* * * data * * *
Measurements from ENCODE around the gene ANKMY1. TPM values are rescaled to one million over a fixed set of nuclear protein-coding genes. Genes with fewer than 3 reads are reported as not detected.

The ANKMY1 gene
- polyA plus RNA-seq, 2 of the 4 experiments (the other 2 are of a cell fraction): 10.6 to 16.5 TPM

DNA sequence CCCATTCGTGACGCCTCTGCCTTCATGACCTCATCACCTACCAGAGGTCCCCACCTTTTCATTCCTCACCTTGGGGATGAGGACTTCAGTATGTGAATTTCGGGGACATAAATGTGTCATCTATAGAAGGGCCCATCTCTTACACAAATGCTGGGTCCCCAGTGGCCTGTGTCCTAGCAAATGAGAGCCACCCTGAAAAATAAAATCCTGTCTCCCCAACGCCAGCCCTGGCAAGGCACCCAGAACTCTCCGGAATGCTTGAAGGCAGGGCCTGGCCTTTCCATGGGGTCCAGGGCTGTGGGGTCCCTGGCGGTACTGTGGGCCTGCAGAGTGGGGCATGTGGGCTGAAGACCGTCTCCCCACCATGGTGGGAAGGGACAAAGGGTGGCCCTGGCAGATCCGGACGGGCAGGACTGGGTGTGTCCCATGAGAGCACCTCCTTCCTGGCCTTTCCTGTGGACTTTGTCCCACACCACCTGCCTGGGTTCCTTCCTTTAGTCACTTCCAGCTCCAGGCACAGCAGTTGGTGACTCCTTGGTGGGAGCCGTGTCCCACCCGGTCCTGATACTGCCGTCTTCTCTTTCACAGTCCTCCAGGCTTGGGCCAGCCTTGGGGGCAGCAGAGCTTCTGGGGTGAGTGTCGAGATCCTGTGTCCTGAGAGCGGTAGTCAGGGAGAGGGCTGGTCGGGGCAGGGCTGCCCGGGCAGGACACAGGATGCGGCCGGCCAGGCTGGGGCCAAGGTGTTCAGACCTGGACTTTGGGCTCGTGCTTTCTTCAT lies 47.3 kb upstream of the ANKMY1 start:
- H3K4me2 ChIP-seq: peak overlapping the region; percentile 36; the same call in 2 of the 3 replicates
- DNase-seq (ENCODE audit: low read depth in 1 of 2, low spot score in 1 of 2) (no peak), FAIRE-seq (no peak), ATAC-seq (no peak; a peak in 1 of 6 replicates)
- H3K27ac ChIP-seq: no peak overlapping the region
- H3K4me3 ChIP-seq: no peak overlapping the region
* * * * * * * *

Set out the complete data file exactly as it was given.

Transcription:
Measurements from ENCODE around the gene ANKMY1. TPM values are rescaled to one million over a fixed set of nuclear protein-coding genes. Genes with fewer than 3 reads are reported as not detected.

The ANKMY1 gene
- polyA plus RNA-seq, 2 of the 4 experiments (the other 2 are of a cell fraction): 10.6 to 16.5 TPM

DNA sequence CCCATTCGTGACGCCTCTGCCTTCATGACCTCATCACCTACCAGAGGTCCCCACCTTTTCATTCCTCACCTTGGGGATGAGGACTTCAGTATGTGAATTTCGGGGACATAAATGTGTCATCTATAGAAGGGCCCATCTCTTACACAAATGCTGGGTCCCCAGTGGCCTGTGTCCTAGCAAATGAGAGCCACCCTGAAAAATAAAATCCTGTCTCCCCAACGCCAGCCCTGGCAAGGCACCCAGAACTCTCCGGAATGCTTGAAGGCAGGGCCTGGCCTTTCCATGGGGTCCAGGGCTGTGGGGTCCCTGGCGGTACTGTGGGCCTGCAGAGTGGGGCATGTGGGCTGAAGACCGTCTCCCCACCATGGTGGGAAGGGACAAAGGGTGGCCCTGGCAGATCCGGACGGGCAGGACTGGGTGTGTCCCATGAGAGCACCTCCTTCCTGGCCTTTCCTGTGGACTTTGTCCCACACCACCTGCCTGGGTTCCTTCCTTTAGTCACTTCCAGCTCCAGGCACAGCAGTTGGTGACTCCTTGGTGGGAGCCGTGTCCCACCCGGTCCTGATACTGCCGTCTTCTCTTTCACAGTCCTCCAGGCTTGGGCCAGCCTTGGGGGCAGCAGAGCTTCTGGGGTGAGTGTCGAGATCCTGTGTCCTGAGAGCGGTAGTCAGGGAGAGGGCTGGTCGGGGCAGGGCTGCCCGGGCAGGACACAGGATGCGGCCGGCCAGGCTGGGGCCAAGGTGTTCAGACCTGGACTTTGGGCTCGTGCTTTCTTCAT lies 47.3 kb upstream of the ANKMY1 start:
- H3K4me2 ChIP-seq: peak overlapping the region; percentile 36; the same call in 2 of the 3 replicates
- DNase-seq (ENCODE audit: low read depth in 1 of 2, low spot score in 1 of 2) (no peak), FAIRE-seq (no peak), ATAC-seq (no peak; a peak in 1 of 6 replicates)
- H3K27ac ChIP-seq: no peak overlapping the region
- H3K4me3 ChIP-seq: no peak overlapping the region